State education board member gets August ethics hearing
LAS VEGAS – State Board of Education member John Hawk has been ordered to appear before the Nevada Ethics Commission to answer questions about his plan to open a charter school with his wife.
A complaint issued Friday alleges Hawk used his position to obtain preferential treatment, failed to disclose his private interests to the state board, tried to benefit by influencing a subordinate – Superintendent Keith Rheault – and acted against a November opinion issued by the commission.
An Aug. 18 hearing date has been scheduled for Hawk, who was elected to the state board in 2001. If commissioners find three violations, they are required by law to refer the case to the courts and could result in a $25,000 penalty.
The ethical questions stem from Hawk’s plan to open Nevada State High School with his wife. The school would allow students to earn dual credit for high school and college by taking classes offered by the Nevada State College in Henderson.
When the Clark County School District denied his request for a charter in March, Hawk took his proposal to the Nevada Board of Education.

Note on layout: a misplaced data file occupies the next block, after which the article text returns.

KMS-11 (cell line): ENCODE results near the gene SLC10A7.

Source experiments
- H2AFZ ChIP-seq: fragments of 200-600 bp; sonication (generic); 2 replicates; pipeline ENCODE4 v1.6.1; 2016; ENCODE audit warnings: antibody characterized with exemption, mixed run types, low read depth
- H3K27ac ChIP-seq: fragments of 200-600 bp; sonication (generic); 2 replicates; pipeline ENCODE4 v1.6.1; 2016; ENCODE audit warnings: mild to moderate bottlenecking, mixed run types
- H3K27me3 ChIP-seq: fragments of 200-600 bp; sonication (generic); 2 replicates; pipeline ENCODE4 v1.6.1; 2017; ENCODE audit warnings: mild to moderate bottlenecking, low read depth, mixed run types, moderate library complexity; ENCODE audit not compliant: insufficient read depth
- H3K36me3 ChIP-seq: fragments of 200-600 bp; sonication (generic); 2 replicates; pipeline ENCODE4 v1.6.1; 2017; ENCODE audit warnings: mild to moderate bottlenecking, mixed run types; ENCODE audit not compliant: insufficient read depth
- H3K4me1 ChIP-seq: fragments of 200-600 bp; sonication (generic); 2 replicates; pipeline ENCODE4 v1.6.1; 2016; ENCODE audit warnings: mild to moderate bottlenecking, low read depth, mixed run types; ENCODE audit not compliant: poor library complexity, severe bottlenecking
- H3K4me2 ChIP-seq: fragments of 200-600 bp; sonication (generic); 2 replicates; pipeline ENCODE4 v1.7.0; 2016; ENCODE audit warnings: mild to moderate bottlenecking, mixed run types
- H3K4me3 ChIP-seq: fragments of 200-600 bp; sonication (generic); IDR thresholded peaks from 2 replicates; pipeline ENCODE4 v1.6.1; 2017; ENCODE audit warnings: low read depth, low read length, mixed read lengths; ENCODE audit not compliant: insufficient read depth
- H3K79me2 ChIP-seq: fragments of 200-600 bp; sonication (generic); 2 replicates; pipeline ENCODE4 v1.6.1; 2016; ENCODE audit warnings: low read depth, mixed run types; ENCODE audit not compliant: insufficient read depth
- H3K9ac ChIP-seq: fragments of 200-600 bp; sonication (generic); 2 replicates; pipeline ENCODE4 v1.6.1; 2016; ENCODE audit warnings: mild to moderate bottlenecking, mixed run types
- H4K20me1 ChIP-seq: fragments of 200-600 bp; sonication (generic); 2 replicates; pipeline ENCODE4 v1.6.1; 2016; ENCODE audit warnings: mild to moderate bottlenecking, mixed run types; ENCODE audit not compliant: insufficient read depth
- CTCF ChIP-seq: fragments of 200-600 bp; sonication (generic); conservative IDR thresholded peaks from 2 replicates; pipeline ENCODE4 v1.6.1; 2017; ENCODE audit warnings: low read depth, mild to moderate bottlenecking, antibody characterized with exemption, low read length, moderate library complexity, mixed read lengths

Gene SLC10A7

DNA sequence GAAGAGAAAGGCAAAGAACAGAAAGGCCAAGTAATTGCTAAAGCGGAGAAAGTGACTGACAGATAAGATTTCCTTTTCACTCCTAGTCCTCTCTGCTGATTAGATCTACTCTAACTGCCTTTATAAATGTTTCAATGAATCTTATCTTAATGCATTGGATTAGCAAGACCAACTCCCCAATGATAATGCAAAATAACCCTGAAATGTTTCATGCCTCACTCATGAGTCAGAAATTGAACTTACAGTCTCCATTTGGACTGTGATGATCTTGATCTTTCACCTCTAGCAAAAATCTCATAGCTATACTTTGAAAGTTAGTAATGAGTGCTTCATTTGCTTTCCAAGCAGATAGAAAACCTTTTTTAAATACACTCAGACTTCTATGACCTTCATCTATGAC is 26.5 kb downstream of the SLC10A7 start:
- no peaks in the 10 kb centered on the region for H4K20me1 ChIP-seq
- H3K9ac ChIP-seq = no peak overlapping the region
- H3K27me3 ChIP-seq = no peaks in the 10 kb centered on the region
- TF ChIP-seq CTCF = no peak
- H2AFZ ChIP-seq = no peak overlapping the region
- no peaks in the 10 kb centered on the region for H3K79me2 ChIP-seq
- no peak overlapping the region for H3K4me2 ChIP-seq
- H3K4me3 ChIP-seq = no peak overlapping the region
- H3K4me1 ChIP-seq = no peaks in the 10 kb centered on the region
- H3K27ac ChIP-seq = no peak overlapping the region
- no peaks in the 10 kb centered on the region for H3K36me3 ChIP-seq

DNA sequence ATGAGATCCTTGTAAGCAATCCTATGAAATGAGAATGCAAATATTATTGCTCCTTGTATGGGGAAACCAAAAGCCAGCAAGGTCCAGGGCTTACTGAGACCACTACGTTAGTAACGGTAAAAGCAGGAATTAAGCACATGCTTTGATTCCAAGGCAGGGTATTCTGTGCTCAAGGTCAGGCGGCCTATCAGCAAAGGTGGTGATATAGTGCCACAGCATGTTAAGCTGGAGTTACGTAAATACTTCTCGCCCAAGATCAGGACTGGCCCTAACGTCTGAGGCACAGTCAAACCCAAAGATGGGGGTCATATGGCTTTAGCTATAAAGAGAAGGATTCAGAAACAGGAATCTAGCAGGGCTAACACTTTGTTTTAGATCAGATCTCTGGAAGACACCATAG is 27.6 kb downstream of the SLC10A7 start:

“Clearly, by March 25, Mr. Hawk knew his position as a proponent of the charter school would come into conflict with his position on the Board,” wrote Stacy Jennings, executive director of the commission, in a July 6 report. “Yet he still filed for re-election on May 3, despite the fact that the charter school application would go to the Board for consideration on May 18.”
Hawk said he has done his best to avoid ethical pitfalls, requesting opinions from the commission, including one in November that said he must resign his position if the state board sponsors his school.
“I have gone through all the steps,” Hawk said, adding that since the school received only a conditional charter, he did not believe staying on the board was a violation.
Hawk said his school may not open this fall because the state board failed to approve the dual credit option last week. He plans to ask the state board to reconsider during a July meeting.
“Here’s the preferential treatment,” Hawk said. “There is none.”
An Ethics Commission panel on Friday also dismissed a different set of complaints against Hawk and State Board of Education members Gary Waters, Barbara Myers and John Gwaltney.
The four had been accused of failing to disclose their employment, or their spouse’s employment, by a Nevada school district while making decisions that affected those agencies.